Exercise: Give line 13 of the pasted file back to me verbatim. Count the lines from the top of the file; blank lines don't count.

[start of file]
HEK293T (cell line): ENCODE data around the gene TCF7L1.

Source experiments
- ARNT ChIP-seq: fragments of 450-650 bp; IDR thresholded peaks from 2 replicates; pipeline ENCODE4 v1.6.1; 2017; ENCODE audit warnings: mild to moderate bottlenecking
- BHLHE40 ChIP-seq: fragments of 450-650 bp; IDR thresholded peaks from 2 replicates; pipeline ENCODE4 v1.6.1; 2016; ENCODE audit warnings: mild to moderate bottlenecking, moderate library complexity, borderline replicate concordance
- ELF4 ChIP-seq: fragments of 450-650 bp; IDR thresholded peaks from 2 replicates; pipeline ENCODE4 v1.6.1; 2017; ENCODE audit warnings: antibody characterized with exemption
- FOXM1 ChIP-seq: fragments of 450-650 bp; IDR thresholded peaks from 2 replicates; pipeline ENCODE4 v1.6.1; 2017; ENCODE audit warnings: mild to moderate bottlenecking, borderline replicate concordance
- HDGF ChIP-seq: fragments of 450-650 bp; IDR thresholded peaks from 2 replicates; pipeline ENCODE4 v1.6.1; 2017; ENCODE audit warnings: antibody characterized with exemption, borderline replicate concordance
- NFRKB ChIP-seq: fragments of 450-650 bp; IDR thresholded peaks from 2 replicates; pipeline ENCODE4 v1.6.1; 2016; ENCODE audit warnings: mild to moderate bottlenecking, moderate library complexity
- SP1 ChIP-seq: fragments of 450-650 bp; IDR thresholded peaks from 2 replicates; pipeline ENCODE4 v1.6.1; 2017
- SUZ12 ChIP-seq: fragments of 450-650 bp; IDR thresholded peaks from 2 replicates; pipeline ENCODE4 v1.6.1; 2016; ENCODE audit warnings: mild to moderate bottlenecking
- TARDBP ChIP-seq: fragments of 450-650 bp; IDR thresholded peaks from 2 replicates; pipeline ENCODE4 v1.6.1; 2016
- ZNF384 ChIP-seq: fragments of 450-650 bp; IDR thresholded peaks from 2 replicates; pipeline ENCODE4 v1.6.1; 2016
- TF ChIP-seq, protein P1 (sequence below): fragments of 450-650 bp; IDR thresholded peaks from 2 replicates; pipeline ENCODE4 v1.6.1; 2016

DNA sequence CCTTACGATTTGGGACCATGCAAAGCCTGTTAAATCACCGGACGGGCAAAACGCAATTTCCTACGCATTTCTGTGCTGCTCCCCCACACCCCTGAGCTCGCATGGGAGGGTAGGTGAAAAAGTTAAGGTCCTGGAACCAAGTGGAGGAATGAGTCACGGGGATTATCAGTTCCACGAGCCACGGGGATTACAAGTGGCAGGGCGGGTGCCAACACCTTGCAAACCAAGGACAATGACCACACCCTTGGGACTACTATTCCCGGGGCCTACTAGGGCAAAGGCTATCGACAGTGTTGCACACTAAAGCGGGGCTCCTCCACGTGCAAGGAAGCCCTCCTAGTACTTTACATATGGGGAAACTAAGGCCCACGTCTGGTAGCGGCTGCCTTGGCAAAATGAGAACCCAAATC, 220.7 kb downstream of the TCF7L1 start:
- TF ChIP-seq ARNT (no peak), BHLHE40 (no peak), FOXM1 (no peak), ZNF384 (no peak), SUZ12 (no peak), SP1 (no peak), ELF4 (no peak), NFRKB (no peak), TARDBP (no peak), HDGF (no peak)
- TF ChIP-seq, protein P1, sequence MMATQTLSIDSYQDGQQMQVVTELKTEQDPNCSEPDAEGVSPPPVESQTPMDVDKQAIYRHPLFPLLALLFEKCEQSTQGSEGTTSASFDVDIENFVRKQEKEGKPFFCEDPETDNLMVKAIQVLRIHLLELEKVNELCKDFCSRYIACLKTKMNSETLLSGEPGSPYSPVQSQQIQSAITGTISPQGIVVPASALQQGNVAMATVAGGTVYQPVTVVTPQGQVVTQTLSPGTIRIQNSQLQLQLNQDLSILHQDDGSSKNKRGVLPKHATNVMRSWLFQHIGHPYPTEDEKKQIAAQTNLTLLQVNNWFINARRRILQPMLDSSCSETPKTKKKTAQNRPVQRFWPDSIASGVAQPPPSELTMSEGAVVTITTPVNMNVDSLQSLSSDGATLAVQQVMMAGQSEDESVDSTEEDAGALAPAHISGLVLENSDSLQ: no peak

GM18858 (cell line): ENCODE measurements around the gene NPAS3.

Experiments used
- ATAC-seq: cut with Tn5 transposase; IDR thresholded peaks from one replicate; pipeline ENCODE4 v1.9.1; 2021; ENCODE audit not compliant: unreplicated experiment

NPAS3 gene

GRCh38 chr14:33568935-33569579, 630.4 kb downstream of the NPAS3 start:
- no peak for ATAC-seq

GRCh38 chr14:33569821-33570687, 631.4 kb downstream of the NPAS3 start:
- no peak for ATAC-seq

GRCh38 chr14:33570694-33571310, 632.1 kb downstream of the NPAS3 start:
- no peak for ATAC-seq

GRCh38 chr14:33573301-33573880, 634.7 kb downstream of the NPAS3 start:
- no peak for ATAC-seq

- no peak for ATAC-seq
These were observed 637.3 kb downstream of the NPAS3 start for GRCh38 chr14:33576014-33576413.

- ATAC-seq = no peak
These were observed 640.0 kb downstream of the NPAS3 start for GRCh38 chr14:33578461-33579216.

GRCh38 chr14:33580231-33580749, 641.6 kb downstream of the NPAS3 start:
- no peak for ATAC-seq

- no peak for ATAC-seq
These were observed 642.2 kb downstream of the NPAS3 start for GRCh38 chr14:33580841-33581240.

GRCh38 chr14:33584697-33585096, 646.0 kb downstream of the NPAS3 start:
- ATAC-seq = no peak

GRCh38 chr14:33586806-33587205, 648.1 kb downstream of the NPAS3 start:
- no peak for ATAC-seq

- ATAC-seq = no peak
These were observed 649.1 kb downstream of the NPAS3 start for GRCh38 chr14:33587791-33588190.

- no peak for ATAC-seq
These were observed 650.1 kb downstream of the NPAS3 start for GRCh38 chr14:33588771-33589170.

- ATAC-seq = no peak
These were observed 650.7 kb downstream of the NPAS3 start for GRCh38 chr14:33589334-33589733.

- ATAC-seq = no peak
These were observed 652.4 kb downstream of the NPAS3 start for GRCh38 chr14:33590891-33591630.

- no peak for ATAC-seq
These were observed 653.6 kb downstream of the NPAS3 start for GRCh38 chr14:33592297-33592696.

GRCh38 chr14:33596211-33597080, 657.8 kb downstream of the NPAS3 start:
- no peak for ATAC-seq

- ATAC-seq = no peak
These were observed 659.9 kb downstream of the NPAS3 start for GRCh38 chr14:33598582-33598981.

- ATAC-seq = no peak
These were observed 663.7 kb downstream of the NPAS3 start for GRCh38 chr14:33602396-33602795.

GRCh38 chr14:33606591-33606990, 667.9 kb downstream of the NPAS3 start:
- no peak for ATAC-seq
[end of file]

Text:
- TF ChIP-seq, protein P1 (sequence below): fragments of 450-650 bp; IDR thresholded peaks from 2 replicates; pipeline ENCODE4 v1.6.1; 2016